Human remains to be uncovered again at beach chapel site.

A final dig at the site of an early Medieval chapel on a Pembrokeshire Coast National Park beach is expected to reveal more about people living in Wales 1,000 years ago.

Almost 50 skeletons dating to the 7th and 11th centuries have been uncovered. Many were in ‘cist’ graves - long graves lined with stone slabs. Child graves were also found, decorated with layers of quartz pebbles and limpet shells.

This May, Dyfed Archaeological Trust will be excavating again and will conduct free tours every day from 9th to 27th May. National Park Rangers and Voluntary Wardens will help to prepare the site by removing turf and sand.

Ken Murphy, of Dyfed Archaeological Trust said that bone preservation in the first two digs had been very good and that a significant find was a stone cross standing at the end of one of the graves - the first time in Britain that an upright stone cross had been found in association with a long cist grave.

He added: “Bone analysis by the University of Sheffield will provide information on the diet of the people who are buried at St Patrick’s Chapel, and even on where they were born. The results of the excavation will greatly advance our knowledge of the lives and the beliefs of the people who lived in Wales over 1,000 years ago.”

St Patricks Chapel, Whitesands Bay

The excavations are funded by Cadw (Welsh Government), the Nineveh Charitable Trust and the University of Sheffield, and supported by Pembrokeshire Coast National Park Authority.

The chapel, from where St Patrick is said to have set sail for Ireland in the 5th century AD, was a ruin over 400 years ago but its location has never been forgotten and graves with human remains have regularly been exposed by storms.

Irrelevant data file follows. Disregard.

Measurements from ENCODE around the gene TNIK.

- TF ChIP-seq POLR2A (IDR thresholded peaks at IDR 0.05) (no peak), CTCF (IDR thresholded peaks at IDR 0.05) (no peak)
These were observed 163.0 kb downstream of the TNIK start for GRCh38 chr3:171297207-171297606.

Phil Bennett, the National Park Authority’s Culture and Heritage Manager, said: “We placed boulders against the site of the chapel to halt erosion 12 years ago, but they were washed away in the winter storms of 2014, exposing more burials. So we then decided to excavate the parts of the site most vulnerable to erosion and the aim of these digs is to ensure no more archaeology will be at risk for the next 50 years.”

The daily dig tours are free and no booking is necessary. The chapel site lies 50m from the car park at Whitesands Bay. On the weekends of May 14/15 and 21/22 there will be longer guided tours to include a visit to the archaeological remains on nearby St David’s Head.

To join one of these tours contact Sarah Rees on 01558 825999 or s.rees@dyfedarchaeology.org.uk

WEATHER
 I just got back from Wales and hiking the Pembrokeshire coast. Best vacation I have ever had. 
Beckie Large-Swope, Colorado

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